Commercial drone delivery faces uncertain future despite technical breakthrough

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Added On August 1, 2016

 LONDON, Aug. 1 (Xinhua) -- E-commerce giant Amazon has struck a deal with the British government to conduct drone package delivery testing in the country, almost two years after it was banned from such testing by U.S. authorities.

 
The latest deal allowed Amazon to develop and test technologies in three main areas: when drones can't be seen by their pilots; stopping the drones crashing into buildings; and where one person flies multiple drones at once, The Wired reports, according to a report by Reuters.
 
In 2013, Amazon revealed its Prime Air program in an interview on 60 Minutes, a plan for Amazon to use drone technology to autonomously deliver individual packages to customers' doorsteps within 30 minutes of ordering.
 
Google has been working on a plan called Project Wing, hoping to rapidly deliver products across a city by drones with full-scale testing being carried out in Australia.
 
In a YouTube video that Google has uploaded, it showed off a five-foot single-wing drone that could fly thousands of feet in the air and gently lower packages to the ground using a winch. The tech giant hopes to release its drone delivery service to the public in 2017.
 
Despite those technical breakthroughs, experts have warned against its possibility.
 
"It is technically possible to deliver a package by drones but the practice still faces challenges as far as law and safety problems are concerned," said Chen Bingwen, a researcher with Unmanned Aerial Vehicle Research Institute in Beijing, China.
 
U.S. Federal Aviation Administration (FAA) got in Amazon's way to carry out the plan by refusing to approve Amazon's application to test drones in a rural area outside Seattle in 2014, which has led to the company's relocation of its research and development to Canada, Britain and the Netherlands.
 
FAA requirements effectively ban drone deliveries by requiring operators to retain a line of sight, avoid flying drones over people, and stick to a low weight limit, according to a report by Wall Street Journal.
 
Chinese tech companies have not fallen behind their U.S. counterparts and have revealed their own drone delivery plans.
 
Shunfeng Express, one of the leading express companies in China, has been testing its drone delivery system by flying more than 500 flights per day, hoping to carry packages to the inaccessible countryside and accumulate data for future reference.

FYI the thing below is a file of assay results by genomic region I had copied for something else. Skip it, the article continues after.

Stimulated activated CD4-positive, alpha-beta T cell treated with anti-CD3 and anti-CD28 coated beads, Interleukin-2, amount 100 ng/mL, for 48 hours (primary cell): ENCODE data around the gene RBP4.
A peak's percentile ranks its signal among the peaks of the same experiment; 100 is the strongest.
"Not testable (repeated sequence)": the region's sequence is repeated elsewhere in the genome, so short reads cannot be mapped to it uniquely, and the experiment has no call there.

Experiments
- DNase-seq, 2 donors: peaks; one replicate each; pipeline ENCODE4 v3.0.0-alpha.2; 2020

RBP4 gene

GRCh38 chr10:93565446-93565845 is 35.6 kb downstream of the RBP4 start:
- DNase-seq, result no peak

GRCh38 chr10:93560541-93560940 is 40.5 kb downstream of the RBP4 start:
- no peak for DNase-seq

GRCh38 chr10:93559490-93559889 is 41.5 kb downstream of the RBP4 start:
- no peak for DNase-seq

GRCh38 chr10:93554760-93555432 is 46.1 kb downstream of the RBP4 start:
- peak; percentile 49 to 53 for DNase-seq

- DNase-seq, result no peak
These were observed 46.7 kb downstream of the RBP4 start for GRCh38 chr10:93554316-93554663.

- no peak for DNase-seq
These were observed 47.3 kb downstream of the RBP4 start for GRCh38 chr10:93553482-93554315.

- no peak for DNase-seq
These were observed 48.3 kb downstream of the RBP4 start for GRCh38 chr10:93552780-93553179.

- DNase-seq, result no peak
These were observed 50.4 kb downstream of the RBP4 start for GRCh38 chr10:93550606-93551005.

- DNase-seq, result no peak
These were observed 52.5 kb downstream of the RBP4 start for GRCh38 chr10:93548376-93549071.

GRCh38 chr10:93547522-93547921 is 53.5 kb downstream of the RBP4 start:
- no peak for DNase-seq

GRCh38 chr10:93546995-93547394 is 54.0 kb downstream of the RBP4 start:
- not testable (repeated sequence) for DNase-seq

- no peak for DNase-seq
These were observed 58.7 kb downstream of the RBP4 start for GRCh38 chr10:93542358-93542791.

JD.com, one of the largest B2C online retailers in China, successfully completed its first drone delivery on June 8, during which a drone carried a package to its destination 10 km away in just 10 minutes.
 
The company has displayed three types of drones, all of which can carry a package with weight ranging from 10 kg to 15 kg and fly a distance ranging from 5 km to 10 km. After automatically loading its package, the drones can autopilot itself to its base.
 
The company was reportedly authorized by the air force and the aviation administration to fly under 120m in Suqian, a city in east China's Jiangsu Province.
 
"Delivery in the sparsely populated countryside can be very costly as it takes too much time and energy just for one package. Drone delivery has perfectly solved this problem," Liu Qiangdong, CEO of JD.com, told Sina Tech.
 
"If we can use drones on a large scale in the future, the cost of delivery in the countryside can be significantly reduced," said Liu.
 
But large-scale drone delivery has yet to be possible in China as the Civil Aviation Administration of China (CAAC) requires license or administration by an association, which are not in place, for any unmanned aerial vehicle with wight above 7 kg or flying out of the pilot's sight.
 
"The flying routes of drones need careful planning to avoid densely populated areas and overcrowding in the airspace, which is not possible under current regulations," said Chen.
 
"Even if it is granted by the authorities, we still must be very careful about drone delivery simply because of safety issues, for it can easily be used for smuggling, drug trafficking and terrorist purposes," he added. Enitem